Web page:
Israeli startup Yoggie Security Systems has announced the world’s smallest hardware firewall, fitting a suite of firewall applications on a tiny USB stick device.

The Yoggie Pico is designed to protect laptops from attack while on the road, putting up a barrier of 13 different security applications running on the device itself to stop incursion. Following on from last year’s larger and slower Gatekeeper Pro, the corporate version will be marketed as a complete protection product, allowing policies to be set from a central server for a range of third-party and in-house security applications, including anti-virus, URL filtering, anti-spam, packet firewalling and VPN connections.

Despite its unusually small size and USB interface, the Pico packs a complex hardware design into its miniature proportions, featuring a 520 MHz CPU, flash and SD RAM, all running a suite of third-party security software on Linux. As with its big brother, the Gatekeeper, the Pico updates its signature files transparently every five minutes, from a central location, without the need for user involvement.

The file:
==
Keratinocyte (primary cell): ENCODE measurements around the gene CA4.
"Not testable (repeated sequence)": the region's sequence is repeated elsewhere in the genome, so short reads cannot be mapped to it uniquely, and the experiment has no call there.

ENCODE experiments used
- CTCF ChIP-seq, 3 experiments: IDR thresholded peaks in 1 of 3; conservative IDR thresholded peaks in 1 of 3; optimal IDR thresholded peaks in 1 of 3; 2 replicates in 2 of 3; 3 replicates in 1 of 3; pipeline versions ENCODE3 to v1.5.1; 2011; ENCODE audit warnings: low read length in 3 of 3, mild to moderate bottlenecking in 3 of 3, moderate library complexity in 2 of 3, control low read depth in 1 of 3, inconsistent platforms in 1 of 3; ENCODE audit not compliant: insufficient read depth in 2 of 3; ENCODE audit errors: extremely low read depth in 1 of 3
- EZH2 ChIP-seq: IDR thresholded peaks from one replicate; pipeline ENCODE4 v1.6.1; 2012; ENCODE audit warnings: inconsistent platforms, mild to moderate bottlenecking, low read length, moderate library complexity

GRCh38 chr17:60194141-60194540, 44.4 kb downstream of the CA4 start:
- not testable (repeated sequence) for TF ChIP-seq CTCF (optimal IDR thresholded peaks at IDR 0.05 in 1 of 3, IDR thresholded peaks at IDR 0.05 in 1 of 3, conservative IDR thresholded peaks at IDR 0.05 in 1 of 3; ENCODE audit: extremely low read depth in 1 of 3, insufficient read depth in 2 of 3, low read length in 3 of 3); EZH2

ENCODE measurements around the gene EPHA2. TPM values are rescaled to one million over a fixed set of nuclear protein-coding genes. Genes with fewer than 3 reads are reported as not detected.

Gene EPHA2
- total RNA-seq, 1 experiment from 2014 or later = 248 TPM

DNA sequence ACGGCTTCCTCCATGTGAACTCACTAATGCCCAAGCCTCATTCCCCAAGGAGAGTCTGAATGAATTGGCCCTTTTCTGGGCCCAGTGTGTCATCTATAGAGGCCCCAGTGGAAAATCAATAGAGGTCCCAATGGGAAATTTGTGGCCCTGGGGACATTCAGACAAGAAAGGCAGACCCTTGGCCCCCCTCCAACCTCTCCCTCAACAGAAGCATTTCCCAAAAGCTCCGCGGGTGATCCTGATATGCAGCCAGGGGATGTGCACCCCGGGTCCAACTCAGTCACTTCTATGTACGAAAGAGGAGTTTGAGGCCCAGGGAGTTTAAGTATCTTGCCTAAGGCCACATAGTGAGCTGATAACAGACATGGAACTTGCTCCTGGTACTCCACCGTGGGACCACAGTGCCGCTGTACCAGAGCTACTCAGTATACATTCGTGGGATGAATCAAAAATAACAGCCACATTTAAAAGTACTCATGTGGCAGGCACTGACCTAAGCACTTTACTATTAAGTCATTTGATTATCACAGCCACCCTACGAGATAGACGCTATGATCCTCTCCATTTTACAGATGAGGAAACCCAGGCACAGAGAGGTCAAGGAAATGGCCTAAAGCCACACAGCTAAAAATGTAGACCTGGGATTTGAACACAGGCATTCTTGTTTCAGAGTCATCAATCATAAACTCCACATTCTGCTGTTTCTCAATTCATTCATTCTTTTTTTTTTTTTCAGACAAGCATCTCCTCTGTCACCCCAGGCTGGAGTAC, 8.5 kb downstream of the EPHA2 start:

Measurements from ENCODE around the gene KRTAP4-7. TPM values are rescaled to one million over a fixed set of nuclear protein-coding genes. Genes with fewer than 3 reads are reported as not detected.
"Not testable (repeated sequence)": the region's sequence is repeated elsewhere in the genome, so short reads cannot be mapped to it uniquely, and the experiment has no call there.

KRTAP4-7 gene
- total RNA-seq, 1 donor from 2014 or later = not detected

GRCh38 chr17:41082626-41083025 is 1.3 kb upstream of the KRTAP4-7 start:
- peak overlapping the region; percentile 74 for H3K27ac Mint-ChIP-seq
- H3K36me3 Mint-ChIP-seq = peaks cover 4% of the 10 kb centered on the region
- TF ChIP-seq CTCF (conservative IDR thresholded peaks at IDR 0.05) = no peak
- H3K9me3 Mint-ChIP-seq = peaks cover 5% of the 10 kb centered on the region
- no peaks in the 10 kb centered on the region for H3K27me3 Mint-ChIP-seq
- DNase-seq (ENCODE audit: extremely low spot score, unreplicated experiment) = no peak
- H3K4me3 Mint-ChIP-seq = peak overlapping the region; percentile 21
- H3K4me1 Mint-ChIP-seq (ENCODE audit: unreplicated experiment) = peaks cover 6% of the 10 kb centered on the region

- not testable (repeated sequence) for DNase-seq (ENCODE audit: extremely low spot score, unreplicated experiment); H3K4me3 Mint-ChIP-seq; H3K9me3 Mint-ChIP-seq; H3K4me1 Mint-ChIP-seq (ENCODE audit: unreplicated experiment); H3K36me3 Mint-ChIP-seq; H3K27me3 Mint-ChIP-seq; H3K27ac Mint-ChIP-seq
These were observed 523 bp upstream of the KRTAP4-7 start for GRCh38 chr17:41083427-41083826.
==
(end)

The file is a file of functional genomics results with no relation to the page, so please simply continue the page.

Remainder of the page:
Because the Pico has no Ethernet port, installing it means that all traffic into the PC has to be redirected into the Pico via USB before making its way back to the PC via the Windows TCP/IP stack. The company claims this doesn’t have any impact on performance as the device’s throughput is now up to 480Mbp/s, which stops latency being an issue at 10/100 speeds.

According to Yoggie, the Pico’s co-processing frees laptops from the burden of running multiple CPU and memory-sapping applications on Windows itself, and from the nuisance of near daily anti-malware updates and reboots. The Pico is intended as a complete replacement for running security applications on the laptop.

“I buy a computer for productivity, not security,” points out company founder and CEO Shlomo Touboul. “But 40-50 percent of a computer’s resources are just securing a computer. The Pico stops the threat before it reaches the laptop,” he said.

The Pico’s design was a rational way of taming the tangle that security has become by moving it to a single, managed, device, he said.

The product is available in two versions, one for consumers, and one for businesses. The business-oriented Pico Professional costs $199 including all updates, plus a $30 per year subscription payable from the end of year one.